governance,  sustainability,  values

Nonprofits should care about ESG, too

This article originally appeared on my LinkedIn page here on August 2, 2021.

While the Environmental, Social, and Governance (ESG) discussions have been largely focused on corporate (i.e., for-profit) entities, it is time for our nation’s nonprofit organizations to pay attention – and I would say, embrace – the practice.

What is ESG?

Wikipedia defines ESG as “the three central factors in measuring the sustainability and societal impact of an investment in a company or business.”[i] CNBC has an even simpler description: “investments made with an aim to contribute to a better environment, society, or workplace.”[ii]

The operating motive of nonprofit organizations (NPOs) differs markedly from for-profit corporations – achieving their purpose rather than making a profit. That is not to say that nonprofits cannot or do not make a profit. But rather than transferring their profit to shareholders they return any excess revenue toward their mission-based activities.

Nonprofits can set the example

Our nation’s nonprofit organizations can follow the lead of our corporate counterparts by developing standardized metrics and implementing an ESG mindset. We just need to learn how. Some would say that NPOs, because of what they are, have an ingrained ESG focus and their leaders are “born believers” in sustainability. After all, the nation’s “1.3 million charitable nonprofits feed, heal, shelter, educate, nurture, and inspire people of every age, gender, race, and socioeconomic status.”[iii] But that simplified belief belies the reality. Sure, an environmental nonprofit, for example, will likely ace the E part of ESG strategies. But what are their governance practices? Do they pay their employees a living wage? Do they use diverse contractors and vendors? Maybe they do, but who knows for sure – and how can we implement practices and metrics that work for nonprofits across the spectrum.

There are excellent examples all around us if we just pay attention. Take the Cincinnati Zoo, for example. They have a long-standing tradition of environmental action – advocating for and conserving nature, educating others, and serving the community. But they have gone several steps beyond that mission in recent years. The Zoo is located in a low income neighborhood in Cincinnati called Avondale. It has high unemployment, high crime, and is ‘underserved’ in many ways. The Zoo has committed to building a strong relationship with their neighbors and using their resources and influence to build a stronger, safer community.

To that end, the Cincinnati Zoo partnered with energy conservation solutions provider Donovan Energy and the Duke Energy Class Benefit Fund on the Light Up Avondale project.[iv] Not only did they convert to 100% LED lighting throughout the Zoo but they engaged with the community to extend those upgrades to churches, nonprofits, and residences in the neighborhood – about 90 by 2019. AND they added LED street lighting to local “trouble spots” to reduce crime and improve safety for residents. The project also had a workforce development and employment aspect, providing jobs for youth, young adults, and contractors in the neighborhood.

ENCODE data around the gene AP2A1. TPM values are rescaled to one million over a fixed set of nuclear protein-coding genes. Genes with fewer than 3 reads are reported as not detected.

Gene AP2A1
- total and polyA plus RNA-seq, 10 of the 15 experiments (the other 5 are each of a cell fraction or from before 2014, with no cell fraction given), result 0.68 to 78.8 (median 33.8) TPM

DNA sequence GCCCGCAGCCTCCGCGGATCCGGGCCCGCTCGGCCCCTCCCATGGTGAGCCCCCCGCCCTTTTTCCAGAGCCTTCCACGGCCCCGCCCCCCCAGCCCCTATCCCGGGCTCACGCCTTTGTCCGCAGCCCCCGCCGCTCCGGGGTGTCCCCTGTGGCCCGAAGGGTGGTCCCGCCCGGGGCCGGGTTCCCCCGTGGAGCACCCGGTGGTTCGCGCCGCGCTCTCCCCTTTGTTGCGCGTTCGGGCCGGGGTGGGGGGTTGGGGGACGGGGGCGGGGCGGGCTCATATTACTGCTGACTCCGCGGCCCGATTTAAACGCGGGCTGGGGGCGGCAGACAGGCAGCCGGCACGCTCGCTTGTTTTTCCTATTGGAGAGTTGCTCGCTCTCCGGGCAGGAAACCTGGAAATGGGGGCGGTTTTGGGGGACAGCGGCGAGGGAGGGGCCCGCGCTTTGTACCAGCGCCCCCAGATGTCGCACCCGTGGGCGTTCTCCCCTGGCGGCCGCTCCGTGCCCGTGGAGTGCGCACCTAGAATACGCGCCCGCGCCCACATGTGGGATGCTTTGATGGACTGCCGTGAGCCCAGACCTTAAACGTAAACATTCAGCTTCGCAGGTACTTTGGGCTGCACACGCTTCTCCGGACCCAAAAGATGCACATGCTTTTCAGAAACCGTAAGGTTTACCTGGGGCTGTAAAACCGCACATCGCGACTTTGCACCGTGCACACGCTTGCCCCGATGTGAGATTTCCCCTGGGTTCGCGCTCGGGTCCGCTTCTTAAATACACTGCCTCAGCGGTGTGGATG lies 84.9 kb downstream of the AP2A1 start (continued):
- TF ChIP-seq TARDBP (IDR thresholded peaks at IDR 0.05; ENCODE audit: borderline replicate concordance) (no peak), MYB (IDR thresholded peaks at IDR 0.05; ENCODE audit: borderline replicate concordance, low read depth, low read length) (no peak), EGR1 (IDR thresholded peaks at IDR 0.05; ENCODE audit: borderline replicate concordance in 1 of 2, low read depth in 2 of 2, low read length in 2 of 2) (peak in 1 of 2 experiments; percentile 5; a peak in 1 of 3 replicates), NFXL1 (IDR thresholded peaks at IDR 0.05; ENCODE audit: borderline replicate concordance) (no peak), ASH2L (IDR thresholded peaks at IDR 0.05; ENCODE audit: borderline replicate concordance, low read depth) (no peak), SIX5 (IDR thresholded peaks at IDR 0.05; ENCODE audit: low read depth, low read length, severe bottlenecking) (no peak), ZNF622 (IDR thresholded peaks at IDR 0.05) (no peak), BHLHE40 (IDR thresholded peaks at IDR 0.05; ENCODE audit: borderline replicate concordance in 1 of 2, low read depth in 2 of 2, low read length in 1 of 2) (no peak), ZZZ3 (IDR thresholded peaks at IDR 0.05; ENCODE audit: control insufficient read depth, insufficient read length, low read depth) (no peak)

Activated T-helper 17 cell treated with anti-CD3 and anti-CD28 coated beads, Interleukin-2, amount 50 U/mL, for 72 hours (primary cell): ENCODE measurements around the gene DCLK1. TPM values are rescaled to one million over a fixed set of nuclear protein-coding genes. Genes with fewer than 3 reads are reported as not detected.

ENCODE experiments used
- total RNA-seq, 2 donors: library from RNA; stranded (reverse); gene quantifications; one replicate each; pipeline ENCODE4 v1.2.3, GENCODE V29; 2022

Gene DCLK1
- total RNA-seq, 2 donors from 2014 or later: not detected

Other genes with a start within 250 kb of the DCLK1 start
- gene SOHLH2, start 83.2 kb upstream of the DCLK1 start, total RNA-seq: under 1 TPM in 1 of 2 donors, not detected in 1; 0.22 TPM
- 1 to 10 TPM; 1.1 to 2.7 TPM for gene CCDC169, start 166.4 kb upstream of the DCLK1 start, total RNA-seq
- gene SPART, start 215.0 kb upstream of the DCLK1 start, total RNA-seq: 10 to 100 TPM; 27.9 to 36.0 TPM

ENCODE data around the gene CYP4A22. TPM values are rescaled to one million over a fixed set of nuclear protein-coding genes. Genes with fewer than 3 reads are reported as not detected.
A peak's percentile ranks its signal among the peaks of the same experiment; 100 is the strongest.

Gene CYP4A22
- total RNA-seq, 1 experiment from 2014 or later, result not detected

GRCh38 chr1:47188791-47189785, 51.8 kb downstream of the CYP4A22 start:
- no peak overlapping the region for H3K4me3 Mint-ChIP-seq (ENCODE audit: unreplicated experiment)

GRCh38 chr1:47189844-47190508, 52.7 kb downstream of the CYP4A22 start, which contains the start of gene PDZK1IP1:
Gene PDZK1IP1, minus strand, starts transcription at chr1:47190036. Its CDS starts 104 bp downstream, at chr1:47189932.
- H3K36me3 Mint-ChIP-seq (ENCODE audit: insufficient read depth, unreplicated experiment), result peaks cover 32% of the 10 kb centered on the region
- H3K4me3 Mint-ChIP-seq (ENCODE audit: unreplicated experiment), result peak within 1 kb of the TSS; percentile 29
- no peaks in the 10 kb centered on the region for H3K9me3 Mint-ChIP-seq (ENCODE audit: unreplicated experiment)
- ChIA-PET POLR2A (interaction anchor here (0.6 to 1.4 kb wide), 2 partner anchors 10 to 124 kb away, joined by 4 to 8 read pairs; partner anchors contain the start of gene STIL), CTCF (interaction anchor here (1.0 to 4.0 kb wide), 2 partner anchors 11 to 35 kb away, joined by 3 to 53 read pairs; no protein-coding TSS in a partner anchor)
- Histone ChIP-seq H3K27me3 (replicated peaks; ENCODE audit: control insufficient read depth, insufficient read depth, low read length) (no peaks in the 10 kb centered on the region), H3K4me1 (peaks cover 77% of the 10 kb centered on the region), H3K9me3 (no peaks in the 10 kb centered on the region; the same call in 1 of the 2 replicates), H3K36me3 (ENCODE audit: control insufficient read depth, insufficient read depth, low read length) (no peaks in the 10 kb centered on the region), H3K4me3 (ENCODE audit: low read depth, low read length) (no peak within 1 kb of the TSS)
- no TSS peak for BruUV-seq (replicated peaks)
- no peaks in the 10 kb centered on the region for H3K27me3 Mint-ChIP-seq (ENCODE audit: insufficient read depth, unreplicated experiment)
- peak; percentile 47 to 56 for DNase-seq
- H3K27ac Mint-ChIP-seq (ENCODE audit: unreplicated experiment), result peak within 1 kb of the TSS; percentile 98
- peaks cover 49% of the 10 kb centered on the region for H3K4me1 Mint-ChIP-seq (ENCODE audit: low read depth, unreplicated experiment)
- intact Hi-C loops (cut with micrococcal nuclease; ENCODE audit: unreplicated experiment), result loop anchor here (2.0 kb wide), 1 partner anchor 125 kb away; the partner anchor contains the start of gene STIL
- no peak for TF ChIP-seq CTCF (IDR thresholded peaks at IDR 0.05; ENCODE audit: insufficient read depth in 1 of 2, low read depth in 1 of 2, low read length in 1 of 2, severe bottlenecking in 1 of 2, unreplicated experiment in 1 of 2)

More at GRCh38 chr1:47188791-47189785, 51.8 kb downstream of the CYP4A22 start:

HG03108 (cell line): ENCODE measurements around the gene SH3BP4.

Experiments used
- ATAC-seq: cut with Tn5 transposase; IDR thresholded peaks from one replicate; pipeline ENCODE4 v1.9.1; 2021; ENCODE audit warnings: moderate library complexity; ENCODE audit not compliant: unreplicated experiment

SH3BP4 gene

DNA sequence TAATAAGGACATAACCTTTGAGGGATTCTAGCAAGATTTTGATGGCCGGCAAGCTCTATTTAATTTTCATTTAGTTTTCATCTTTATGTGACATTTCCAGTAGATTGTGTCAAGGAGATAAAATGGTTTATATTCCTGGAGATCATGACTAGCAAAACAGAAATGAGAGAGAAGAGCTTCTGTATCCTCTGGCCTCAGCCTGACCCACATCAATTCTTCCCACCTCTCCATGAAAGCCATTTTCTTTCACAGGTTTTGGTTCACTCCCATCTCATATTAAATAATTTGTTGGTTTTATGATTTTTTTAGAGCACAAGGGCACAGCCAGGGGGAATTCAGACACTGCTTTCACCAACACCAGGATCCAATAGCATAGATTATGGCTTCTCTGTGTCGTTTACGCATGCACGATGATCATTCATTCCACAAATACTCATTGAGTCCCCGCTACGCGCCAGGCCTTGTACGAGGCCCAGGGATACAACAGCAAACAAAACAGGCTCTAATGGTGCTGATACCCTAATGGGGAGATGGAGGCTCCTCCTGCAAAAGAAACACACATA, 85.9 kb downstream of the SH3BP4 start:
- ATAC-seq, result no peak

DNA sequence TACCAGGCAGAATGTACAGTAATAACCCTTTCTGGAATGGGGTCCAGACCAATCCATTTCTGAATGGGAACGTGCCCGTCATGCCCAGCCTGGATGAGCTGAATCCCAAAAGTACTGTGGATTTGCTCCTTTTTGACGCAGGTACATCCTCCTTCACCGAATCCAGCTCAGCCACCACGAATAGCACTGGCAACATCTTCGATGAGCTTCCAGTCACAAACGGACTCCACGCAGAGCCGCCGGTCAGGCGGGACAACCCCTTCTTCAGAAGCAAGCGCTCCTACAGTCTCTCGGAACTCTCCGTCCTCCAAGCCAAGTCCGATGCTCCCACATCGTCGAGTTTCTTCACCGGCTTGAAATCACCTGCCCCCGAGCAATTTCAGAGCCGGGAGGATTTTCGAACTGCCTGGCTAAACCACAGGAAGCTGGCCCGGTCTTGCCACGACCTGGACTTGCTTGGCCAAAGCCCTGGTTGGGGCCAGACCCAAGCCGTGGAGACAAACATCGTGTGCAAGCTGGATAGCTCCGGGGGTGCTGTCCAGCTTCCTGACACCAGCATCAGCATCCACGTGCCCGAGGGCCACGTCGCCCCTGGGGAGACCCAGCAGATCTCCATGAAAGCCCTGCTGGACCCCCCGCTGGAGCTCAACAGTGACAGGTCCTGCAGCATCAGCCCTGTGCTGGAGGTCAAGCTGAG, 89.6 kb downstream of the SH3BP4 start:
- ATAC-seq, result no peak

The Light Up Avondale project has been a large and successful effort with multiple benefits, in part because the Cincinnati Zoo is a large, well-funded, and highly-regarded nonprofit institution. But what about a smaller nonprofit? What can they do within their mission-based work to also promote better environmental, social, and governance practices?

Any nonprofit can extend their mission to intentionally include an ESG lens.


The answer, of course, is that any nonprofit can extend their mission to intentionally include an ESG lens. It only takes awareness and becoming conscious about the little (and the big) things you can do to make a difference. It starts with helping your staff develop an ESG mindset. It includes looking at your suppliers’ work practices. And it includes thinking through the unintended secondary consequences of your services. Can you recycle more? Can you convert to LED lighting in your facilities? Can you plant trees at your facilities or in the neighborhoods you serve? Can you diversify your staff, your board, and your suppliers? And can you involve your clients/beneficiaries/constituents in your work to greater extent? All of this involves the conscious decision of leadership, communicating it throughout the organization, and then tracking and reporting your results. I guarantee that your impact will increase, your employee and board engagement will improve, and your community will be a better place as a result.

If you're ready to get started, here are some practical tips for nonprofits of all sizes.

[i] Environmental, social and corporate governance. Retrieved 10/26/2020 from,_social_and_corporate_governance.

[ii] Amaro, S. “Unregulated ‘greenwashing’? ESG investing is under the microscope as the money rolls in”. Retrieved 11/13/2020 from

[iii] “Nonprofit Impact Matters: How America’s Charitable Nonprofits Strengthen Communities and Improve Lives.” National Council of Nonprofits. September 1, 2019. Retrieved 10/27/2020 from

[iv] “Light Up Avondale.” Retrieved 11/11/2020 from